PCBs 101: Understanding Polychlorinated Biphenyls
Polychlorinated biphenyls, or PCBs, are man-made organic chemicals originally used for various industrial and consumer applications. As the name suggests, these chemicals are composed of carbon, hydrogen, and chlorine, varying in structure. The location of the chlorine atom(s) determines the physical and chemical properties of the material, and thus its use.
PCBs were first made in the United States in 1929. They often appear clear to light yellow in color and are oily liquids or wax-like solids. This family of chemicals was revered for its nonflammable, stable, and insulating properties. PCBs remained in production until they were banned in the United States by the Toxic Substance Control Act in 1979 due to their suggested link to cause adverse health effects to both humans and the environment.
Where are PCBs found?
PCBs are most often found in the following materials:
- Electrical transformers and capacitors
- Voltage regulators, switches and bushings
- Oils used in some motors or hydraulic systems
- Fluorescent light ballasts
- Oil-based paints
- Thermal insulation materials
A total of 209 PCB congeners exist in the production of these various materials. Congener in this case means a related molecule. Each will vary based on the number and location of chlorine atom(s) in the PCB molecule. While various trade names exist for each, the most common PCB mixture is called the Aroclor series. Other common trade names include Inerteen, Pyranol, and Askarel.
Who is affected by PCBs?
PCBs can affect anyone, but those with the highest risk of PCB exposure include individuals who maintain capacitors or transformers built before 1977, along with firefighters and emergency response crews responding to an electrical system fire or a spill containing PCBs. Notably, the risk of exposure can be greatly mitigated with the use of personal protective equipment (PPE).
In addition to occupational exposure, environmental interactions affect people worldwide and are more common. PCBs make their way into the environment by poor waste management and accidents resulting from incidental releases. Other times, they are released from transformers due to improper recycling or mishandling by those trying to extract the copper transformer core. Once they find their way into the environment, they are extremely persistent. With their longevity, they can cycle from air, to water, to soil over and over as they spread across the globe. They have even been detected in the wildlife in the Arctic!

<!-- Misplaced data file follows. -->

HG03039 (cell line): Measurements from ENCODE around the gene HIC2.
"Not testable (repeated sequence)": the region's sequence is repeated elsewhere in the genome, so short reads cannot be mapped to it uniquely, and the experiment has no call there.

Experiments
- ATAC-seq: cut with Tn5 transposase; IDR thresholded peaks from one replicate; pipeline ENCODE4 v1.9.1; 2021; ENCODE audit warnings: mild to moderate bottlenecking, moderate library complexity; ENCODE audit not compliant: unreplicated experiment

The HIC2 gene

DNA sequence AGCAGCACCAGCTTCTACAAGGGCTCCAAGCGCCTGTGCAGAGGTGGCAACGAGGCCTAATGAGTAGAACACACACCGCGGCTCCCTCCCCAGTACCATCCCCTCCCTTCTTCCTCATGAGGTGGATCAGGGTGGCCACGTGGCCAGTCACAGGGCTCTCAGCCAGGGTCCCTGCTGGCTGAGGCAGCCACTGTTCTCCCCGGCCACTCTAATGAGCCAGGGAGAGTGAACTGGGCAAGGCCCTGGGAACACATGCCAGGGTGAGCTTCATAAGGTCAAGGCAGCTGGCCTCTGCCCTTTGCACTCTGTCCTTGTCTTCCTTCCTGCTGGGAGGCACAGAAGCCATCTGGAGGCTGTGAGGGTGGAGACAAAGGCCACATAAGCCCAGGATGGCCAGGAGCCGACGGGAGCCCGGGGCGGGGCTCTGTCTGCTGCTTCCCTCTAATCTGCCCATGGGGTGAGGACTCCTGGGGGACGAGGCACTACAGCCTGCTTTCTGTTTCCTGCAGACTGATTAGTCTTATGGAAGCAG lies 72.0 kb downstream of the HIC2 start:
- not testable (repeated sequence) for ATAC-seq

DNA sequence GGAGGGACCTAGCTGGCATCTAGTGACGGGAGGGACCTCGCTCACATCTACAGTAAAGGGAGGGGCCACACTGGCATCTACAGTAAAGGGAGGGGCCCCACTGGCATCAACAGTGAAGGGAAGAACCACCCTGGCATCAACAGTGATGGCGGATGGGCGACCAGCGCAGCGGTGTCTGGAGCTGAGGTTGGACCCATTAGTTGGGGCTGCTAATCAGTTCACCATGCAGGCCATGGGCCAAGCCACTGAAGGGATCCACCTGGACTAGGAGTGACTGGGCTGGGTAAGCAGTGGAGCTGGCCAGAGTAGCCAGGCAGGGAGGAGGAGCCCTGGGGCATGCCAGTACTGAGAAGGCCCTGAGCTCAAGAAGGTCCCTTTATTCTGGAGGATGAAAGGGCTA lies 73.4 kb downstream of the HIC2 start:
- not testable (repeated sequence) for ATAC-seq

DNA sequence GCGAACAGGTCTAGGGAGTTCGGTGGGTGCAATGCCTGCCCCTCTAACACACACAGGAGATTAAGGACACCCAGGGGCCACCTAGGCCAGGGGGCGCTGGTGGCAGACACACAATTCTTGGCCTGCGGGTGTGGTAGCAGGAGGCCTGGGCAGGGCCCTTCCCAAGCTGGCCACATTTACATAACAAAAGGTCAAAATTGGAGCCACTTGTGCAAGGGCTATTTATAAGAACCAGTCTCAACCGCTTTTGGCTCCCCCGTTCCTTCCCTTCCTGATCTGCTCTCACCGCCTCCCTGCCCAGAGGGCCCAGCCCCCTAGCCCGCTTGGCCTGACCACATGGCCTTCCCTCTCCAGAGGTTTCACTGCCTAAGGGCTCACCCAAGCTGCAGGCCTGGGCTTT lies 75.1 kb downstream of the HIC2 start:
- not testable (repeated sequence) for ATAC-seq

How are we exposed to PCBs?
We have all likely been exposed to PCBs in one form or another. Exposure can occur through the following four routes:
- Ingestion – Ingestion can occur from eating or drinking contaminated food or beverages. One of the most common food sources that is affected by bioaccumulation of PCBs, or the gradual increase in chemical levels in an organism over time, is fish. In a fish-eats-fish world, organisms higher up in the food chain accumulate more of these toxins in their environment such as PCBs, DDT, and mercury. Larger fish, as well as those with high fat content, present the highest risk, such as tuna, shark, swordfish, mackerel, and wild salmon.
- Adsorption – Exposure can also result from adsorption on your skin if you were to be splashed with PCB oil. These oils are frequently found in old transformers or ballasts, and once exposed, PCBs are stored in your fatty tissue.
- Injection – Injection of PCBs could occur from sustaining a cut from a contaminated material such as an old fluorescent light ballast.
- Inhalation – PCB particulate matter can be inhaled from indoor air in schools, offices, and homes that hold older PCB-made items, including caulk, fluorescent light ballasts, and insulation. Exposure can also occur by inhaling PCB-impacted soil transported by the wind.
Why do PCBs need to be abated?
PCBs must be properly managed and disposed to limit environment impact and prevent adverse health effects.
Animal studies have linked PCB exposure to adverse health effects with the immune system, reproductive system, nervous system, endocrine system, and other specific organs. Human exposure has been linked to possible carcinogenic effects in addition to negative implications to other organ systems.
For these reasons, effective abatement processes must be taken to eliminate or minimize the exposure to PCBs.
PCB abatement assistance
For more information on PCB abatement, reach out to EnviroServe today. Our Team specializes in “where you need us, when you need us” waste management, emergency response, and environmental remediation services. Contact (800) 488-0910 for all your environmental needs!